Nitrogen source is another essential nutrient that is required by the microorganisms in comparatively larger amounts. Nitrogen source type and relative concentration in the growth medium are important for both microbial growth and amylase production (NandLal et al. 2016). The nitrogen is metabolized to produce primarily amino acids, nucleic acids, protein, enzymes, and other cellular components that play a vital role in metabolism. The decrease in α-amylase production at excess nitrogen levels could be due to the pH depression or the stimulation of protease enzyme, which repress the amylolytic activity (Tonkova 2006). Both lower and higher nitrogen sources levels in the production broth are equally detrimental and cause inhibition of the enzyme (Sharma et al. 2012).
In this study, a combination of physical and chemical parameters was employed to maximize α-amylase synthesis. By optimizing the incubation conditions of α-amylase production from Bacillus sp. NRC22017 was enhanced with 37.63% enzyme yield as compared to control. Enzyme activities in modified medium and control medium were 15.15 ± 0.47 U/ml and 11.02 ± 0.17 U/ml, respectively. The results obtained in this study illustrated that the optimization of culture conditions played a pivotal role in influencing output through the fermentation bioprocess. Screening of microorganisms with higher α-amylase activities could therefore facilitate the discovery of novel amylases suitable for new industrial applications. Purification and characterization of the enzyme are in progress.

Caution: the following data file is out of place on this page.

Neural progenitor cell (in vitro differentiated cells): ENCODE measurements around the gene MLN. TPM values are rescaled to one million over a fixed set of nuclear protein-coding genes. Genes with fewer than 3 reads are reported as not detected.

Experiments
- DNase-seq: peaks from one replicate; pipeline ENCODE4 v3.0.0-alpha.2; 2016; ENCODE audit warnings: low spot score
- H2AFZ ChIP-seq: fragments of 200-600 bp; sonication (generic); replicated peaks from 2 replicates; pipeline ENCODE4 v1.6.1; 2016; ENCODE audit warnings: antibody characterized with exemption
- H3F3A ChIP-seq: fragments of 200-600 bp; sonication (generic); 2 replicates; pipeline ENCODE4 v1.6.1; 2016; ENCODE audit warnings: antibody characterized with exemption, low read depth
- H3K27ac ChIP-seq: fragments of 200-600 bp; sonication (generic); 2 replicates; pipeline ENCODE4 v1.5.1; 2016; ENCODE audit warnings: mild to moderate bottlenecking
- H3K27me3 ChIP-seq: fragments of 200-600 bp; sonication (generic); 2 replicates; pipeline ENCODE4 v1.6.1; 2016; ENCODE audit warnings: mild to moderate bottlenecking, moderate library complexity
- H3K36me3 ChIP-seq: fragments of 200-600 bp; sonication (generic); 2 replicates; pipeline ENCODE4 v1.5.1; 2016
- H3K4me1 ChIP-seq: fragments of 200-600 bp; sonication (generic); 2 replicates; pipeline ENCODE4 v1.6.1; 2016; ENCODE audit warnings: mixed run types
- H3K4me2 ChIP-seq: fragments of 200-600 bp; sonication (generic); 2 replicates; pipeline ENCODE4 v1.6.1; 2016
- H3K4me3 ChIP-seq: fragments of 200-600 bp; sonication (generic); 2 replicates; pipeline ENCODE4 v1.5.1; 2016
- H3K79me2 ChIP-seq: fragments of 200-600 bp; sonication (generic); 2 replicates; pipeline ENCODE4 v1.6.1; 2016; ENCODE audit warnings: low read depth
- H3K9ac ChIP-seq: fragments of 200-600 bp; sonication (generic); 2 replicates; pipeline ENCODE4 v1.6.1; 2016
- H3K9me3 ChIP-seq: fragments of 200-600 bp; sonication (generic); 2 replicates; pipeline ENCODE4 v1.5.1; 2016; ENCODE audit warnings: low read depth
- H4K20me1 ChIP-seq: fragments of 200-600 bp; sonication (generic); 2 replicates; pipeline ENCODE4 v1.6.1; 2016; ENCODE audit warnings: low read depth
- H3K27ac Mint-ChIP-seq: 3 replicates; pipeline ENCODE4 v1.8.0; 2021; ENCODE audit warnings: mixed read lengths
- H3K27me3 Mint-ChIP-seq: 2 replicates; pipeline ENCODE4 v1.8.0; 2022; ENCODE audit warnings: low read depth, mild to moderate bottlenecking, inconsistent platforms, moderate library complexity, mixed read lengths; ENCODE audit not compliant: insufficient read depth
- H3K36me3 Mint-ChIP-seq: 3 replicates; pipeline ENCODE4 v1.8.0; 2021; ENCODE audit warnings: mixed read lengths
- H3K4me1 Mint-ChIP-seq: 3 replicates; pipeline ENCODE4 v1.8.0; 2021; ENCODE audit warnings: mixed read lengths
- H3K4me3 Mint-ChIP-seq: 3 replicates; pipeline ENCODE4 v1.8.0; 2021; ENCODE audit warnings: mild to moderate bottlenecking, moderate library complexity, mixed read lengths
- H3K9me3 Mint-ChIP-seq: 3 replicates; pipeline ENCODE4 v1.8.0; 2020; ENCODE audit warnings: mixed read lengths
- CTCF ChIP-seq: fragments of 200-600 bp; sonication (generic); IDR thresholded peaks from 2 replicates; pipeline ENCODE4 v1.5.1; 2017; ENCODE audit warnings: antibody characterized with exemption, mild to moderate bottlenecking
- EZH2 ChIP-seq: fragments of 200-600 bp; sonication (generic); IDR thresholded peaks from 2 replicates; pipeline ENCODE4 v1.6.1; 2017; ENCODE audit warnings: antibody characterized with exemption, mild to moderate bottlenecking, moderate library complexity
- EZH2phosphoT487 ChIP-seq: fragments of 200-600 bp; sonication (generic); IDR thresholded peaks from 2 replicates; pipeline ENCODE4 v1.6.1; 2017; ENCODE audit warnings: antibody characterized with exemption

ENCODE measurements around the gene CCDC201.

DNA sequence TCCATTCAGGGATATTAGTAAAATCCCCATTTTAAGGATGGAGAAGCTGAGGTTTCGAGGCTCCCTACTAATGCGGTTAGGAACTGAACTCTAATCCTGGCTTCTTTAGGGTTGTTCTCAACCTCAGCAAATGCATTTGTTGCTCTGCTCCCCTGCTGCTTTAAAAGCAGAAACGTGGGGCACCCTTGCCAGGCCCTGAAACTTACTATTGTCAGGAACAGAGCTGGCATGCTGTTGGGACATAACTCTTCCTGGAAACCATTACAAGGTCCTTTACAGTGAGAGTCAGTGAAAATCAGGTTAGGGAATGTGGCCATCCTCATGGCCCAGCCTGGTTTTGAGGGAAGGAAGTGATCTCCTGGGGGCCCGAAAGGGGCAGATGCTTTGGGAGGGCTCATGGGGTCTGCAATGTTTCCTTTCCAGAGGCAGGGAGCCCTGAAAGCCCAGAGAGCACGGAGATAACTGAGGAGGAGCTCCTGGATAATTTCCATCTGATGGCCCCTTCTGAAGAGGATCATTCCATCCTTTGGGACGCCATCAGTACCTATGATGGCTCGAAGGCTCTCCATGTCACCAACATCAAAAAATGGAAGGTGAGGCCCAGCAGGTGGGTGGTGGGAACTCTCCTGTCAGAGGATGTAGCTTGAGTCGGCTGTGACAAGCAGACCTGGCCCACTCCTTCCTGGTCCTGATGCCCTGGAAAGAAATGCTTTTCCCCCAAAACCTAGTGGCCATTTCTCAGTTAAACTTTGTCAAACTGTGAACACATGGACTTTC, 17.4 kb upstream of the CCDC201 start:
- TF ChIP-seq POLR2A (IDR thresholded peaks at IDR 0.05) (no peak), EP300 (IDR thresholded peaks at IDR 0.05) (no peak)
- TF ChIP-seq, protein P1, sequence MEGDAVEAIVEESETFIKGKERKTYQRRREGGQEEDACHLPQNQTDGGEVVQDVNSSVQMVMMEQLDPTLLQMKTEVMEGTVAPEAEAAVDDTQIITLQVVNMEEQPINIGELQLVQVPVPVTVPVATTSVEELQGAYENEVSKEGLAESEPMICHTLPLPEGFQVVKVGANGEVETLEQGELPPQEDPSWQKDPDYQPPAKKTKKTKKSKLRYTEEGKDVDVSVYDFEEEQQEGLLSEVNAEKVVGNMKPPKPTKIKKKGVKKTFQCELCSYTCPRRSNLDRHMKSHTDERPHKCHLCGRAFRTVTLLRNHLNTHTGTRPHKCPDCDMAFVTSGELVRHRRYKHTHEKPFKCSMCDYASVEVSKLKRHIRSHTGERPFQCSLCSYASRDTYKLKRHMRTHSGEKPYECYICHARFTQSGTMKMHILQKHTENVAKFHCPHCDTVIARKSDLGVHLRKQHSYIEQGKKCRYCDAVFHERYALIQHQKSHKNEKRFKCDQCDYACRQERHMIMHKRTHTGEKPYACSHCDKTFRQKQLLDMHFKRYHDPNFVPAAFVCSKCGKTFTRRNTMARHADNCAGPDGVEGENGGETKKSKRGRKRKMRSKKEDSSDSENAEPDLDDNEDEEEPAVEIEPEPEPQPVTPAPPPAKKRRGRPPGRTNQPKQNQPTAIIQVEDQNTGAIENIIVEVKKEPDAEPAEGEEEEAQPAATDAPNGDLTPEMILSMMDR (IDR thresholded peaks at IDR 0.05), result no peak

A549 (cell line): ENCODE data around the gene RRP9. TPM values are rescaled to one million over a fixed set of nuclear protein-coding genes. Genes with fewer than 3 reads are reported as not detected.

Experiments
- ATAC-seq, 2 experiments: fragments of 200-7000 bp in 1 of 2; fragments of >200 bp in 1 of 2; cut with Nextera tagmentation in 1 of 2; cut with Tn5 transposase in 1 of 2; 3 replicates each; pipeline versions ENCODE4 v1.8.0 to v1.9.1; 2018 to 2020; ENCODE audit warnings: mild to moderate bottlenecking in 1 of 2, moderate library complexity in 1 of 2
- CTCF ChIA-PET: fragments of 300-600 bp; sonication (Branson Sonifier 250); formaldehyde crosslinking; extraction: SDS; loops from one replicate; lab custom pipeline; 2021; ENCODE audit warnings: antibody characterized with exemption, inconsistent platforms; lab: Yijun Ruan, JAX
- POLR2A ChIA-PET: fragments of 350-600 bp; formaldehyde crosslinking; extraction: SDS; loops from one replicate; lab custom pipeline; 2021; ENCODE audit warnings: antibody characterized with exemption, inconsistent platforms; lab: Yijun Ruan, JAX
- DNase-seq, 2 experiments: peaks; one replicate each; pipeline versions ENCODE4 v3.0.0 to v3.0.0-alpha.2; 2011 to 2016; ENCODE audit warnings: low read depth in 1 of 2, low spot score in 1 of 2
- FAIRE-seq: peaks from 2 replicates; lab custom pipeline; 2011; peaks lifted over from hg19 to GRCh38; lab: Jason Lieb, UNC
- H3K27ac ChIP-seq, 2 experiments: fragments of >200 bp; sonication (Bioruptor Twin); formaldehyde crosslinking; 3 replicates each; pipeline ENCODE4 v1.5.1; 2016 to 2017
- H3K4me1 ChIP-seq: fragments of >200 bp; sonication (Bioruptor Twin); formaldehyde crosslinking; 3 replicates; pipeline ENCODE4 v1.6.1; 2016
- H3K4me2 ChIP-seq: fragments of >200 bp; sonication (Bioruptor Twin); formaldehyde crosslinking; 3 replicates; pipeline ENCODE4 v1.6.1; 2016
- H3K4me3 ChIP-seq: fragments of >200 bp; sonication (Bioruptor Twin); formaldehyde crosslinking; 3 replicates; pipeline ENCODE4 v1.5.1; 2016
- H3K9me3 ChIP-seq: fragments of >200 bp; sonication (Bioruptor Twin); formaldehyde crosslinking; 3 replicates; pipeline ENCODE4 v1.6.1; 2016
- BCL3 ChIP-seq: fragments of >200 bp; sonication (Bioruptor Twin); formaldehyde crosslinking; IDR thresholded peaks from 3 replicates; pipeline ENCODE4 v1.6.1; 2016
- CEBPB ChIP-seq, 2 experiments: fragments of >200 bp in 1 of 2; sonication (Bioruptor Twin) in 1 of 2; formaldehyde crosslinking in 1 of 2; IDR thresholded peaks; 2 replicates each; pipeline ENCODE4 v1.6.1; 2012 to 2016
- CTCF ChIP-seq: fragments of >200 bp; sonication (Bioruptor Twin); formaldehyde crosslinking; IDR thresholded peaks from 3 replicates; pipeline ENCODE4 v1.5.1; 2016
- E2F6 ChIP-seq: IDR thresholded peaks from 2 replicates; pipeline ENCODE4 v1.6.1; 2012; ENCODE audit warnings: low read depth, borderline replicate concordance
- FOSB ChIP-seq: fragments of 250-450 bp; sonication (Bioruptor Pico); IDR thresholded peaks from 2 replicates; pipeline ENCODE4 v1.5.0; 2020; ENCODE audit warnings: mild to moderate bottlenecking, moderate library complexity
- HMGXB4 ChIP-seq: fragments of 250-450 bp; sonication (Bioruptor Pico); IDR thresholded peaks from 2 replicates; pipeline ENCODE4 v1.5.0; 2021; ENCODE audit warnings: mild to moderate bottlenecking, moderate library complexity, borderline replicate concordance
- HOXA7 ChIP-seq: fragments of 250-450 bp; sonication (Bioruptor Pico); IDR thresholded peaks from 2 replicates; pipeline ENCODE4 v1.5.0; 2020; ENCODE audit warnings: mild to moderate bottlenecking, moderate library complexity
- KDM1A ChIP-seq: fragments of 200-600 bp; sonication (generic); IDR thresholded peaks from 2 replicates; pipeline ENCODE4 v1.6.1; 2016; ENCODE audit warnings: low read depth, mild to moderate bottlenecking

Materials and methods
Samples were collected from water and sediment of marine and salterns at different locations for isolation of bacteria. The samples were taken from Rashid, Sidi Bisher beach at Alexandria, Tiba rose village (El Sāhel Al-shamali), Hurghada, mangrove tree around the rhizosphere area (Marsa Alam), Safaga, El-Ain Elsokhna beach, and Wadi El-natron. Samples were collected in sterile bottles and brought to the lab, stored in the refrigerator at 4 °C until it was used.
Isolation and purification of α-amylase producing bacteria
Sample was suspended into 90 ml sterilized saline solution (0.85%, NaCl) and diluted using the dilution method (Hayakawa and Nonomura 1987). Then, 100 μl of diluted sample (10−4–10−6) concentrations was placed on the starch agar plate and spreads with a sterile L-shaped glass rod (Kanimozhi et al. 2014). The plate was incubated at 50 °C for 24 and 48 h, and single colonies of different sizes were selected. The colonies were subjected to purification to obtain single pure colonies.
Screening of isolated samples for α-amylase production